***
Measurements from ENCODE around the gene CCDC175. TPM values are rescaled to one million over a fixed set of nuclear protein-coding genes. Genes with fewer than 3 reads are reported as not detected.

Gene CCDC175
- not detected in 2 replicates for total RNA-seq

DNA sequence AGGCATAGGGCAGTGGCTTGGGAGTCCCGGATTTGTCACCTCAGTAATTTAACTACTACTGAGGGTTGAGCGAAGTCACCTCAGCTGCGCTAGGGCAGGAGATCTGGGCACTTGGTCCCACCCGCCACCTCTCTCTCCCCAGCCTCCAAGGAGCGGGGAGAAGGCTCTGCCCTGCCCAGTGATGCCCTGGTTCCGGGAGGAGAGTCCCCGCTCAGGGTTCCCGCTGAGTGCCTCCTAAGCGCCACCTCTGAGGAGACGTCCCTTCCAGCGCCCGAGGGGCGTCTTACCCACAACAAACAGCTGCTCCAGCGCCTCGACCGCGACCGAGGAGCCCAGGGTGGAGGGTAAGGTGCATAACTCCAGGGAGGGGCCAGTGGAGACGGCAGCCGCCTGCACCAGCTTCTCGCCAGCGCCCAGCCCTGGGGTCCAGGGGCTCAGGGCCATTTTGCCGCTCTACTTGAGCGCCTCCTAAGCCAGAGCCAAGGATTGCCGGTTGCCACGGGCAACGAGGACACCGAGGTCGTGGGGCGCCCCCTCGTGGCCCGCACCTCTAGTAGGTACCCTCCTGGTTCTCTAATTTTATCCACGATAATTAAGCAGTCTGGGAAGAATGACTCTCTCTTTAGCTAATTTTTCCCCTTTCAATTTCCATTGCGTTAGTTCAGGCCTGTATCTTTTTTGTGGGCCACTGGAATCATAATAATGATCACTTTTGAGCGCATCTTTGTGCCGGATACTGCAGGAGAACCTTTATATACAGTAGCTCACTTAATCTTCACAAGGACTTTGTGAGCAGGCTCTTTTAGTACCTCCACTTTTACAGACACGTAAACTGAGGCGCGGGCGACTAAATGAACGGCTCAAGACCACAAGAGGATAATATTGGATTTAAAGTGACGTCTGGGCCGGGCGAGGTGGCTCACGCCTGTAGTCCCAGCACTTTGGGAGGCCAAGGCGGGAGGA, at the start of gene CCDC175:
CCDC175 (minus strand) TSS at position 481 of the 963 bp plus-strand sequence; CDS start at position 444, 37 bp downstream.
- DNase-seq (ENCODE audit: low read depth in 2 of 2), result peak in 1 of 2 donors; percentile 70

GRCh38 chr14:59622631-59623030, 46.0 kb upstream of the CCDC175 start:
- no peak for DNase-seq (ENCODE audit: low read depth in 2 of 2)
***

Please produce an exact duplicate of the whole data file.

Measurements from ENCODE around the gene CCDC175. TPM values are rescaled to one million over a fixed set of nuclear protein-coding genes. Genes with fewer than 3 reads are reported as not detected.

Gene CCDC175
- not detected in 2 replicates for total RNA-seq

DNA sequence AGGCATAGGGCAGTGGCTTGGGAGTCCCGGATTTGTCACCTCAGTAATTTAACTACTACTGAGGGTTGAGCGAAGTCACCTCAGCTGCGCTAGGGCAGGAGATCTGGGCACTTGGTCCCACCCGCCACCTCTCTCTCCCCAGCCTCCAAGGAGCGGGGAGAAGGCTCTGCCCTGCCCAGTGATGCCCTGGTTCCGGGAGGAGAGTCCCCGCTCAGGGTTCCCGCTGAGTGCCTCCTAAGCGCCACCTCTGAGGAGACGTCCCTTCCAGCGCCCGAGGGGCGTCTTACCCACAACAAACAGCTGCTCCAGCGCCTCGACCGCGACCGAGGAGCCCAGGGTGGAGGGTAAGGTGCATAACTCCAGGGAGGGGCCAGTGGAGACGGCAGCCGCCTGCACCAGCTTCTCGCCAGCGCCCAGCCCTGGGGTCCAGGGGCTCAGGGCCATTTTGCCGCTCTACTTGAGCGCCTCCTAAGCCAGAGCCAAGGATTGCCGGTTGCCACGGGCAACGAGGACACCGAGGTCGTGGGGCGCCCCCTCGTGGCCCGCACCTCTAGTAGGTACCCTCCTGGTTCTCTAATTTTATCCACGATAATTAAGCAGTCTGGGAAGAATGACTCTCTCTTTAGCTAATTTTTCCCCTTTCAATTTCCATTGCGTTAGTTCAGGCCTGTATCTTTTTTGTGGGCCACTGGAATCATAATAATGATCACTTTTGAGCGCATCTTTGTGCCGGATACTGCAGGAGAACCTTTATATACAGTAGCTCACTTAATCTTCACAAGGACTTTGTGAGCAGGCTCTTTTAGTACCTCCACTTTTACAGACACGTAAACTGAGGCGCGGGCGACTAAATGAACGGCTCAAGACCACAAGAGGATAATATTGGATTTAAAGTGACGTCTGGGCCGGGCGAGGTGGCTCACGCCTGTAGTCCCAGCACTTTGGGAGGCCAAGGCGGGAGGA, at the start of gene CCDC175:
CCDC175 (minus strand) TSS at position 481 of the 963 bp plus-strand sequence; CDS start at position 444, 37 bp downstream.
- DNase-seq (ENCODE audit: low read depth in 2 of 2), result peak in 1 of 2 donors; percentile 70

GRCh38 chr14:59622631-59623030, 46.0 kb upstream of the CCDC175 start:
- no peak for DNase-seq (ENCODE audit: low read depth in 2 of 2)